Monday, June 01, 2009

2005 Donruss Diamond Kings

Price: $5 from the weird place in the rough part of town that sells cards, coins and heating oil futures (although I only had $4 so I owe a dollar to a man who, frankly, I'd rather not owe a dollar to).

Cards: 5

Cards available?: Everything but the Yaz.

So I remember DKs like most of you do I imagine: as a popular but completely bizarre subset that led off Donruss base sets from 1981 to sometime in the 1990s around when I stopped collecting cards in order to focus on not having a girlfriend. In addition to the generally ok but sometimes disastrous Dick Perez paintings, the set also featured a shockingly convoluted system for player selection. If I remember correctly (big maybe) each year Donruss picked a player from each team. However, a player could only be a DK once every four (or is it three?) years. In other words, because 1) the Padres sucked in the early 90s and 2) Tony Gwynn appeared as a DK in 1989, my parents storage unit is currently holding about three pounds worth of 1990 Ed Whitson DK cardboard fire kindling. I want to meet the guy who would have complained pulling a 1990 Gwynn DK, because, damnit, Ed Whitson deserves to be recognized.

Anyway, this is a whole set of DKs, featuring players current, past and something called a Merkin Valdez.

I'm presuming this is a rookie card just mostly because I don't want to think I paid five bucks for a pack including a third year Merkin Valdez. But just in case I'm not going to look. Apparently Merk went by "Manny Mateo" before that was found out to be a pseudonym attached to a fake y.o.b. as well. I'm not an expert on Dominican nomenclature, but that just sounds like the fakest of all possible names this side of Ron Mexico.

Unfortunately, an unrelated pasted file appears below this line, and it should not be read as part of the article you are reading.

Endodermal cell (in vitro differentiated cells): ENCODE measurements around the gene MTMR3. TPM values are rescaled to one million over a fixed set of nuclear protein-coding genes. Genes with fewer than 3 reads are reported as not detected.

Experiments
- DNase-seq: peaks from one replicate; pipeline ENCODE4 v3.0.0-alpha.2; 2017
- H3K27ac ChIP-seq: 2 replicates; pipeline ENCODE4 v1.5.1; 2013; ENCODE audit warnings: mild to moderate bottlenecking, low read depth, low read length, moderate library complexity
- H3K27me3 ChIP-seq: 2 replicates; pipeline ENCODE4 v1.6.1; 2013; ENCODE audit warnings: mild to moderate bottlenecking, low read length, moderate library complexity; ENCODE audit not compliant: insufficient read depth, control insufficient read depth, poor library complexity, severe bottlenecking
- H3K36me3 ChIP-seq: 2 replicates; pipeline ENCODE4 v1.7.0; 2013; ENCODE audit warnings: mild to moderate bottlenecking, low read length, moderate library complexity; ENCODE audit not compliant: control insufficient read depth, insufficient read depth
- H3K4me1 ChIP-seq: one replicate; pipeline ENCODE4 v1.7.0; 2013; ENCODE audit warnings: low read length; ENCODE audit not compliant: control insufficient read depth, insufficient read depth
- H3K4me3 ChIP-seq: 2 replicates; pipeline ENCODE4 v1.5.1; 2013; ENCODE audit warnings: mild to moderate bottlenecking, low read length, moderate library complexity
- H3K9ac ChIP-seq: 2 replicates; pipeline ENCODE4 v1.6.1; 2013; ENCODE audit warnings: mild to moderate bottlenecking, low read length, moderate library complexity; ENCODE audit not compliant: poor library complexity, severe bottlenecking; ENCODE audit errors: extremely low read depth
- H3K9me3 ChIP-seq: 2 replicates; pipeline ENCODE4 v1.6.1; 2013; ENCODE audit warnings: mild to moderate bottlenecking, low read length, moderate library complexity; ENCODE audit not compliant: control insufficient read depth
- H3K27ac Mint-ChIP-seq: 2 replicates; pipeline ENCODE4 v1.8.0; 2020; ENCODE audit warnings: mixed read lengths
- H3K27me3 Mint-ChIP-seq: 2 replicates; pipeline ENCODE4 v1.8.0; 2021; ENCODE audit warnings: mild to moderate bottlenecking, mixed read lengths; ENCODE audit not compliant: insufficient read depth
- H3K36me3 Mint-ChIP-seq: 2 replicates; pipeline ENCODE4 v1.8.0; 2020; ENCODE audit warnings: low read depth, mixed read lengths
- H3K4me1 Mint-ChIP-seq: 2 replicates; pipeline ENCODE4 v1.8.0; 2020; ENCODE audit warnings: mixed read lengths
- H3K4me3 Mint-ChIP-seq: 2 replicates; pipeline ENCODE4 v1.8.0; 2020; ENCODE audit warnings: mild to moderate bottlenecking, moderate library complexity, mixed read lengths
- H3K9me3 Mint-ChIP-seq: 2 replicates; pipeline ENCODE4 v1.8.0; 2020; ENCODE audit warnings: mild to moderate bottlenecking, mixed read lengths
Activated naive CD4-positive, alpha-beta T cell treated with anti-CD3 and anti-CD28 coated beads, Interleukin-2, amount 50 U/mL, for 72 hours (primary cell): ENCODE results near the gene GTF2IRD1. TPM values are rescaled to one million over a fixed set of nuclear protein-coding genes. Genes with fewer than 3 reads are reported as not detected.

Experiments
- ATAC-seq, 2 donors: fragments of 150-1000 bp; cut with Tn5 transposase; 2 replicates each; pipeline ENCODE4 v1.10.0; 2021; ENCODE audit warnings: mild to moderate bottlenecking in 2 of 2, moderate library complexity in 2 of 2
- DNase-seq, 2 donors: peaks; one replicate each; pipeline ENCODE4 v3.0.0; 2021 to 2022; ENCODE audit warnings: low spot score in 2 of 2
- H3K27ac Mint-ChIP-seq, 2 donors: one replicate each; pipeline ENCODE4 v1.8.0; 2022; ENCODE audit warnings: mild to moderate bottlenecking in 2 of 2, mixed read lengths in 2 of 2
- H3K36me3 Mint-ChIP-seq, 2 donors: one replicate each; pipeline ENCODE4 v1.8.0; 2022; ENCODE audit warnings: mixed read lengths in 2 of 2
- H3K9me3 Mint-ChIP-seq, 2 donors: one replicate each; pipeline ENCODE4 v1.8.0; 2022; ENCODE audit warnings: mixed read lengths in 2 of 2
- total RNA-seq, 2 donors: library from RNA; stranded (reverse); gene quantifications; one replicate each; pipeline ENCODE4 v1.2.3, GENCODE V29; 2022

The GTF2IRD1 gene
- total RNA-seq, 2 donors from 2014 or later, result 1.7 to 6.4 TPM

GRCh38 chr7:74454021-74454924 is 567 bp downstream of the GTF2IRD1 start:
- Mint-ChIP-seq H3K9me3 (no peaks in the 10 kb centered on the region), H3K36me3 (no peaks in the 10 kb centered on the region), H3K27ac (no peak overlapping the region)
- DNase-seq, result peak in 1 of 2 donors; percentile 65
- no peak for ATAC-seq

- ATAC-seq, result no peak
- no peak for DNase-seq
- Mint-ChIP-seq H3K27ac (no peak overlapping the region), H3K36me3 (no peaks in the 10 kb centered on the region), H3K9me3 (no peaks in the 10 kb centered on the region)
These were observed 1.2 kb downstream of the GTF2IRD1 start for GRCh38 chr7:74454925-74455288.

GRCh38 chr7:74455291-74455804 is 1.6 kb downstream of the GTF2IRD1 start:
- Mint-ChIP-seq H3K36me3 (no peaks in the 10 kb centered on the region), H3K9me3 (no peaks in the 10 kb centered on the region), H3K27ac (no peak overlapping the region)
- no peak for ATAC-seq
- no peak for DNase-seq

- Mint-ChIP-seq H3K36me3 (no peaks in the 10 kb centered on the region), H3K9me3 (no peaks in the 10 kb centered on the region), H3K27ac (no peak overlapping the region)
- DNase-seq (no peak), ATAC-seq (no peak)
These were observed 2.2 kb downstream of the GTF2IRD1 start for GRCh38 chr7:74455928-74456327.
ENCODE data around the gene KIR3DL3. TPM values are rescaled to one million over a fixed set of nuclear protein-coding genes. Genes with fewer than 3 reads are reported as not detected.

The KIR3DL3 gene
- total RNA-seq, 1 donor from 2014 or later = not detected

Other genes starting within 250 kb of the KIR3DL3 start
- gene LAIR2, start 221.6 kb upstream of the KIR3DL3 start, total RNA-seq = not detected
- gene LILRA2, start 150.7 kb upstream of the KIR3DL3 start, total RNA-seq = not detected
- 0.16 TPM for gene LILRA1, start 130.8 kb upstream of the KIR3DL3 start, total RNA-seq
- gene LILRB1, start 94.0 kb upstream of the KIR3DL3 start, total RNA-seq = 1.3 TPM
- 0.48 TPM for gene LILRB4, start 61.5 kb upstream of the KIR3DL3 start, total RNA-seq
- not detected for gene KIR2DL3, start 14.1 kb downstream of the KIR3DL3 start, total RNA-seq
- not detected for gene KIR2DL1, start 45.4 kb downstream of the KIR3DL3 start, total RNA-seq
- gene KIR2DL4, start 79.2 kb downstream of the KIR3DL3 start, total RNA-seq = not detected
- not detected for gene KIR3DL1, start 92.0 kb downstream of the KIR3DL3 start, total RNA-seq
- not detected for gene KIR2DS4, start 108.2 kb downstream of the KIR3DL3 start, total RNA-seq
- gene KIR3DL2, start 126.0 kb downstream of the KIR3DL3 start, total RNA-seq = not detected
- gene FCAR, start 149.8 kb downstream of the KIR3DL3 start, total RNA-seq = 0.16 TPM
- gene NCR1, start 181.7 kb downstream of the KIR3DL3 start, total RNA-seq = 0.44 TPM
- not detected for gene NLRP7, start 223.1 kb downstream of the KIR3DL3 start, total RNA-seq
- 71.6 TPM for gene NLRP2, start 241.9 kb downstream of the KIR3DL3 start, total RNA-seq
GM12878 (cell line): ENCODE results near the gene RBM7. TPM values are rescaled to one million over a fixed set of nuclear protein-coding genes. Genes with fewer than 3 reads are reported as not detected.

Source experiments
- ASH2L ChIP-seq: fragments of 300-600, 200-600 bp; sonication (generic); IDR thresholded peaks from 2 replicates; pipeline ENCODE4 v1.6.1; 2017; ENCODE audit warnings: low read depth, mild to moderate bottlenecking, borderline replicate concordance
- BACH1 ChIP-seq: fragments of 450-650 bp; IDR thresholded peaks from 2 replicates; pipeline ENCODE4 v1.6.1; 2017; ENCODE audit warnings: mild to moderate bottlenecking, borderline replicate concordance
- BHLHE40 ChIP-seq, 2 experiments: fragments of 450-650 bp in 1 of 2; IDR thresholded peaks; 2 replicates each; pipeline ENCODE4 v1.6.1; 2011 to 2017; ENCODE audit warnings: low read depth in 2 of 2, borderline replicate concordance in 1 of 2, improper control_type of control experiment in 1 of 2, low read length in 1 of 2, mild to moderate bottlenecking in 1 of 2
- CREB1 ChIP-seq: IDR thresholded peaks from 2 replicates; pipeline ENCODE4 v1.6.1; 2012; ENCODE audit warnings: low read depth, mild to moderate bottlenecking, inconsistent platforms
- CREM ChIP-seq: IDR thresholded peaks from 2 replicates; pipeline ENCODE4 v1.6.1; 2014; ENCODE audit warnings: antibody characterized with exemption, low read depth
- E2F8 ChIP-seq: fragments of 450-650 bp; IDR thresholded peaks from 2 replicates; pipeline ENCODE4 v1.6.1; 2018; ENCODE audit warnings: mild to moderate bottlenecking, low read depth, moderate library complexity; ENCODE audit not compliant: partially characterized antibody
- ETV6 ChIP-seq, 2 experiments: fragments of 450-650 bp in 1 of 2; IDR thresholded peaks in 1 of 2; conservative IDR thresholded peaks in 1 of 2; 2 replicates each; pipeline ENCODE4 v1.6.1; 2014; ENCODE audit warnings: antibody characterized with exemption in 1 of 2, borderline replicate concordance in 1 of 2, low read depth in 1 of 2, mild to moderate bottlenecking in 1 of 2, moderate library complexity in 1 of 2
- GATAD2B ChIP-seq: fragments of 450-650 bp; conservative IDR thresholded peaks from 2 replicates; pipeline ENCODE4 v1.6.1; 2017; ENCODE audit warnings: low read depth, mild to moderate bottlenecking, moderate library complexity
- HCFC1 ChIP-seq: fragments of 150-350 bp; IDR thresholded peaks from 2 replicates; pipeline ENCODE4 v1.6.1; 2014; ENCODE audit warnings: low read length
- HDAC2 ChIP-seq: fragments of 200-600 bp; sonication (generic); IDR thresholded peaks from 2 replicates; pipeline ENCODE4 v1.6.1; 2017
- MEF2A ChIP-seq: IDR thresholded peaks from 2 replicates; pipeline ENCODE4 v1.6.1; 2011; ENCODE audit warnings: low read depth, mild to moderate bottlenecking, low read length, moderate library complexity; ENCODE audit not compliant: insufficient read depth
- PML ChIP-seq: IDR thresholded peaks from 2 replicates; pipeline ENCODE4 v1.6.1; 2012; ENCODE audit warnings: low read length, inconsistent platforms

Next up is Richie Sexson. These cards have a really nice, canvas-like matte finish. Paintings are ok, but really small.

Jack Morris. Best so far, although there's something kind of stiff about the painting, particularly in the mustache region.

As I'm sure you know, Morris ranks third in Bill James' Clutchstache Ratio. For those of you of the less sabermetric persuasion, Clutchstache Ratio is like James' more famous Power/Speed number but instead of combining Home Runs (HR) and Steals (SB), it puts together Awesomeness of Mustache (AoM) with Awesomeness of Postseason Play (APP) in order to derive a single number. A perfect score is a 10.

The top 3:

3. Morris, 9.4. 'Stache seen above, postseason performance recounted here.
2. Reggie Jackson, 9.7. 'Stache, clutch.
1. Kirk Gibson, 9.9. Greatest clutchstache matchup in baseball history.

Yaz. I'm a Boston guy so this is a nice pull. I'll probably give it to my mom who used to sit along the left field line at Fenway and make dreamy eyes at the franchise's second greatest left fielder ever (after Mike Greenwell of course). Nice card, but why is the painting so small?

Delgado. Now this is a DK card. Possible Hall of Famer, mediocre painting, pretty cool but instantly forgettable.

Pack rating: 5.6/10

Post if you want any of them other than the Yaz.


Anonymous said...

Boooo, Yaz card! I can't stand cards that have huge gaps because of their relic parallels. It's really not hard to stretch an image.

night owl said...

Sigh. Dick Perez. Is he ever going to go away?